Only Six Northern White Rhinos Are Left on the Planet
A rhino died on Friday.
The loss of any rhinoceros is a strain on the world’s dwindling population. But the death of Suni, an extremely rare northern white rhino, is catastrophic.
With Suni’s death, the species’ population is down to six animals—all of which live in captivity. The 34-year-old rhino was one of two breeding males left on the planet. He was found dead in his enclosure at the Ol Pejeta Conservancy in Kenya by rangers.
“Suni was not a victim of poaching, and we have yet to establish the cause of his sudden death,” the conservancy said in a statement.
Suni was the first northern white rhino born into captivity. He was transferred to the Ol Pejeta Conservancy in 2009. Suni’s father, Saút, died in the Dvůr Králové Zoo in the Czech Republic in 2006 of natural causes at 34—the same age as Suni.
“The species now stands at the brink of complete extinction, a sorry testament to the greed of the human race,” the statement said.
The conservancy has been unsuccessfully working to breed the northern white rhino in its compound since the four rhinos—including Suni—were transferred to the reserve in 2009.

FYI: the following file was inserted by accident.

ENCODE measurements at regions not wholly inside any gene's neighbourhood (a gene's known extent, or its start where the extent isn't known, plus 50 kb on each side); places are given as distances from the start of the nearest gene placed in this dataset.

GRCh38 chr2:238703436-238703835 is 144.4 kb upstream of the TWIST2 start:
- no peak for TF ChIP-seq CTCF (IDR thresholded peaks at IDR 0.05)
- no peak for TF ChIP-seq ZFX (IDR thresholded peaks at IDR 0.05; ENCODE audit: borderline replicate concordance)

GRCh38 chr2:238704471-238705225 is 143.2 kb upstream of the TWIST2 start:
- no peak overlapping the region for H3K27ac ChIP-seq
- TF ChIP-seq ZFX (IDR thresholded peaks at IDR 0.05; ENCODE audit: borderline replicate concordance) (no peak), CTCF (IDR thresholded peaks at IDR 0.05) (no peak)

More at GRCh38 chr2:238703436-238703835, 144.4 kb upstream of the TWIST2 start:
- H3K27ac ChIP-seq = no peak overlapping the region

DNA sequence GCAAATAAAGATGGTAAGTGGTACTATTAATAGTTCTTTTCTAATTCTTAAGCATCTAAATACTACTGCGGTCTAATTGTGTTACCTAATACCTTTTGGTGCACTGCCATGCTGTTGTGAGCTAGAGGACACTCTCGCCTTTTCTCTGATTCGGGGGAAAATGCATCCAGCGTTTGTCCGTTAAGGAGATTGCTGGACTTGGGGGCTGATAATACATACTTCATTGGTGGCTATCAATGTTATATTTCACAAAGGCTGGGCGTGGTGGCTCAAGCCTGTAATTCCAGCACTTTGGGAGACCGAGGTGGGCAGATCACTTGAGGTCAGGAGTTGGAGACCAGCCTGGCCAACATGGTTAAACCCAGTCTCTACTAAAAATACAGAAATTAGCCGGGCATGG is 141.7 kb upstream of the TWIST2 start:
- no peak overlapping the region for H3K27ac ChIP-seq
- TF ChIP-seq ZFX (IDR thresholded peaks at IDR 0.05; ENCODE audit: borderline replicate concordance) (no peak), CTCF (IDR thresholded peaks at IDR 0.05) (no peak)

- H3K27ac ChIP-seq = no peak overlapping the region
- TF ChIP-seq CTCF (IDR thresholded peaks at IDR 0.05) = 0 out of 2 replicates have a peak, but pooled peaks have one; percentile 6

Over the past five years, breeding hasn’t produced a newborn calf.
“We will continue to do what we can to work with the remaining three animals on Ol Pejeta in the hope that our efforts will one day result in the successful birth of a northern white rhino,” the conservancy concluded.
There are now three northern white rhinos at Ol Pejeta, two at the San Diego Zoo, and one at the Dvůr Králové Zoo.
The population has dwindled since 1960, when about 2,000 roamed across Chad, the Central African Republic, southwestern Sudan, northeastern Zaire, Democratic Republic of Congo, and northwestern Uganda.
Poaching cut their numbers down to 15 by 1984.